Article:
Add Immunization Updates to Your Back-to-School To-Do List - Wheaton Franciscan Healthcare

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Published on August 08, 2016

Add Immunization Updates to Your Back-to-School To Do List

Preparing for the new school year means shopping for supplies and getting your household back into the school routine. It’s also the perfect time to make sure your children are up to date on their vaccines (also called immunizations).

The State of Wisconsin requires that all children are vaccinated before entering school or a licensed day care center.

“Getting all of the recommended vaccines is one of the most important things parents can do to protect their children’s overall health,” says Dr. Margaret Hennessy, Pediatrician and Chairperson for the Wheaton Franciscan Healthcare Immunization Taskforce. “In countries with high vaccination rates, deadly diseases like polio, tetanus and diphtheria are rare.”

Why Vaccinate?

Vaccinations not only protect your child from deadly diseases, they also keep other children safe by eliminating or greatly decreasing dangerous diseases that used to spread from child to child.

Vaccines work by exposing children to a piece of the germ, a killed version of the germ or a version of the germ that is so weak that it can’t cause disease. As a result, their bodies can build up antibodies.

Antibodies are a part of immune system (the body’s germ-fighting machine). Building up antibodies by vaccination can protect children from getting the full form of the disease if they are exposed to it at a later time.

Children under age five are especially susceptible to disease because their immune systems have not built up the necessary defenses to fight infection. By immunizing per the recommendations, you can protect your child from disease and also protect others at school or daycare.

Are Immunizations Safe?

Yes. All vaccines are fully tested before being approved by the FDA. In addition, several agencies around the country continually monitor vaccine safety even after FDA approval. No other medication receives such intense review.

“The controversy over claims that vaccines cause autism or other diseases have been carefully researched and disproved,” says Dr. Hennessy.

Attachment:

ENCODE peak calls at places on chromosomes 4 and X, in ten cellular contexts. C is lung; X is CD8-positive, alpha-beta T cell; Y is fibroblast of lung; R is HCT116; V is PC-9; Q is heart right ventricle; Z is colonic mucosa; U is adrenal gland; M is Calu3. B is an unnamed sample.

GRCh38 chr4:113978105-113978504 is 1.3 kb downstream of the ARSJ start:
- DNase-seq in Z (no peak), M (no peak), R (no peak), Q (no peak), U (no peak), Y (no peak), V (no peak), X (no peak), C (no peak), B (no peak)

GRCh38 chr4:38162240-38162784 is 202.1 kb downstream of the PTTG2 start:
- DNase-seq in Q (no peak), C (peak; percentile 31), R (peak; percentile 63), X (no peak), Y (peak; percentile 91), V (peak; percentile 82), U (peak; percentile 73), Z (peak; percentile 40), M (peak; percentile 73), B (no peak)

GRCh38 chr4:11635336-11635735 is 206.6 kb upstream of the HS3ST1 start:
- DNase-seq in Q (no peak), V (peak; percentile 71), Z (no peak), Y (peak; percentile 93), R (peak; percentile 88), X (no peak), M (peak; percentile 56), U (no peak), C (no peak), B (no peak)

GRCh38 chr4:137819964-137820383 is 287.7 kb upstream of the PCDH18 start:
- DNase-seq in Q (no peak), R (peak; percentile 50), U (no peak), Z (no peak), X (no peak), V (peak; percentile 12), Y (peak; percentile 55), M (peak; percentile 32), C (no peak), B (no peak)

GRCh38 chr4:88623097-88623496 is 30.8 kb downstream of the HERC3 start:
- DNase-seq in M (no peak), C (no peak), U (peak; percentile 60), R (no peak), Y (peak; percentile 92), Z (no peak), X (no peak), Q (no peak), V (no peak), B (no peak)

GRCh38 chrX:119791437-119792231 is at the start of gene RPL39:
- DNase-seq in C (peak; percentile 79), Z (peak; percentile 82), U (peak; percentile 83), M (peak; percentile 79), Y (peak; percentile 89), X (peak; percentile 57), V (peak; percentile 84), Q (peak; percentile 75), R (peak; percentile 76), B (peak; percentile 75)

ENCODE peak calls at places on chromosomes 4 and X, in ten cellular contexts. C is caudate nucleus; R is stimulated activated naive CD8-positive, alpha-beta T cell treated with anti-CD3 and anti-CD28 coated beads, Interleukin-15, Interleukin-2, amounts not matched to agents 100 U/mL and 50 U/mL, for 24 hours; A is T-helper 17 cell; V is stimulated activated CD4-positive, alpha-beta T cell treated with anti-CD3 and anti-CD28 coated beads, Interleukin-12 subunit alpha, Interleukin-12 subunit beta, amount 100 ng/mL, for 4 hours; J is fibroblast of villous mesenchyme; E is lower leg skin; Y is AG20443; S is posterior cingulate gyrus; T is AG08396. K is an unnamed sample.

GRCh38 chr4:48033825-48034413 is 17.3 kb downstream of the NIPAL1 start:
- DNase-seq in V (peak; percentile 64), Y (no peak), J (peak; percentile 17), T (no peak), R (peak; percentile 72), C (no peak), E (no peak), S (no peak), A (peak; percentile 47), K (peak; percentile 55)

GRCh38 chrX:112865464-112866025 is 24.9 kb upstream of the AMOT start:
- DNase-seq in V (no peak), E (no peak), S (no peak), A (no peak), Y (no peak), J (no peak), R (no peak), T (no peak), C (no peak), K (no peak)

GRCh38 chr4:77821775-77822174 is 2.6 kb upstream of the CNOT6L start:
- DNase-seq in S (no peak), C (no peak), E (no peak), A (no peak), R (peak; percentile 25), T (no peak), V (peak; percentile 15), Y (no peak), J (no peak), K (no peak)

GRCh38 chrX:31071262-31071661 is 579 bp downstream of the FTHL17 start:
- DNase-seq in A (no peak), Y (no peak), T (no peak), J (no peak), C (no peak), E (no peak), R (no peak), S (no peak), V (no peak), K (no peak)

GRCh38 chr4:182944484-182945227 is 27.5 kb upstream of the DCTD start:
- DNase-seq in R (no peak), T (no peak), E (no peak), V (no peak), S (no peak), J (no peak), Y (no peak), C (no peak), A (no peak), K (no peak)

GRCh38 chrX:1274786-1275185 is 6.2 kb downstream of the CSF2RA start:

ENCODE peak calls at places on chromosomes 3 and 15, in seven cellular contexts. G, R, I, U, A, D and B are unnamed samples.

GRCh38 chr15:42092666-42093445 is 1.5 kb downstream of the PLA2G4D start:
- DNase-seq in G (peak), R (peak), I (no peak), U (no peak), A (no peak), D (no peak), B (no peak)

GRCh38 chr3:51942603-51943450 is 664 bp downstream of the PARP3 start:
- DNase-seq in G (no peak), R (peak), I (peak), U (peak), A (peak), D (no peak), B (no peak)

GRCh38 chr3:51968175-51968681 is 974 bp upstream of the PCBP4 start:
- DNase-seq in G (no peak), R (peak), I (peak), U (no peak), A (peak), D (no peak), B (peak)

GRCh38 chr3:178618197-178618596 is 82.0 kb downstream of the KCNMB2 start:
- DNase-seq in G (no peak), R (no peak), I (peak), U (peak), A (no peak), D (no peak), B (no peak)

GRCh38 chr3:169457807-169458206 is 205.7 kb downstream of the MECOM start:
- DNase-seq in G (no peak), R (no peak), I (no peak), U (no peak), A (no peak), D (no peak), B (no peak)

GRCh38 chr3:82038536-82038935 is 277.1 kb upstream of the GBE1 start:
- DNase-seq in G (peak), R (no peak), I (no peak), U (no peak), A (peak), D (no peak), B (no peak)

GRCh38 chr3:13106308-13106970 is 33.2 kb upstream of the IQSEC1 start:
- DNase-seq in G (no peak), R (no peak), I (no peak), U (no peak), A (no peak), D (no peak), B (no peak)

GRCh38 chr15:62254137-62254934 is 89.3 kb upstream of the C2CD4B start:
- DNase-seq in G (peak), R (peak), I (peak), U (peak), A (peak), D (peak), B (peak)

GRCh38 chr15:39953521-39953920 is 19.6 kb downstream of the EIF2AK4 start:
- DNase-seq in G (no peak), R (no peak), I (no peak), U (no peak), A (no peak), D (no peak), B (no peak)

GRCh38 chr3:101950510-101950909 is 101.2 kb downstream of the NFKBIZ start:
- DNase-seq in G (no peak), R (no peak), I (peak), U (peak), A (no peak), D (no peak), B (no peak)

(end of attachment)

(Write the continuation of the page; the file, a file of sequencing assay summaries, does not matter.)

Can My Child Have a Reaction?

As with any medication, there is a chance that you can have a reaction to the vaccine. This usually consists of tenderness at the injection site, irritability or low-grade fever.

Side effects are usually mild and short lived. If your child is uncomfortable, you may apply cool compresses to the sore area or give them a pain reliever like ibuprofen to help reduce the fever and swelling, as directed by your doctor. Rest is also always helpful. Your doctor should provide you with information about each vaccine and possible side effects.

The chance of allergic reactions to vaccines are very rare, but make sure your health care provider knows about any allergies that your child may have.

“The important thing to know is that the benefits of vaccinations far outweigh the possible side effects,” adds Dr. Hennessy. “As always, talk with your child’s doctor if you have any questions or concerns.”

Recommended Vaccines

The Centers for Disease Control and Prevention, the American Academy of Pediatrics, and the American Academy of Family Physicians recommend a vaccine schedule for 14 different diseases beginning at birth.

  1. Diphtheria
  2. Hepatitis A
  3. Hepatitis B
  4. Haemophilus influenzae type b (Hib)
  5. Influenza (flu) annually
  6. Measles
  7. Mumps
  8. Pertussis (whooping cough)
  9. Pneumococcal Disease
  10. Polio
  11. Rotavirus
  12. Rubella
  13. Tetanus
  14. Varicella (chickenpox)

How Do I Know what Immunizations My Child has Received?

Keeping track of your child’s immunizations is now easier than ever. Most doctors’ offices submit every vaccination your child has received to the Wisconsin Immunization Registry. If you need a copy of your child’s immunization records, they are available online or by calling your child’s doctor.

Baby on Board?

To protect your new baby and yourself against whooping cough, get a Tdap vaccine during each pregnancy. Mothers should also get an influenza vaccine (flu shot) during the flu season to protect themselves and their babies.

Speak with other family members about ensuring their vaccines are up-to-date as well. Talk to your doctor for more details.

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Add Immunization Updates to Your Back-to-School To Do List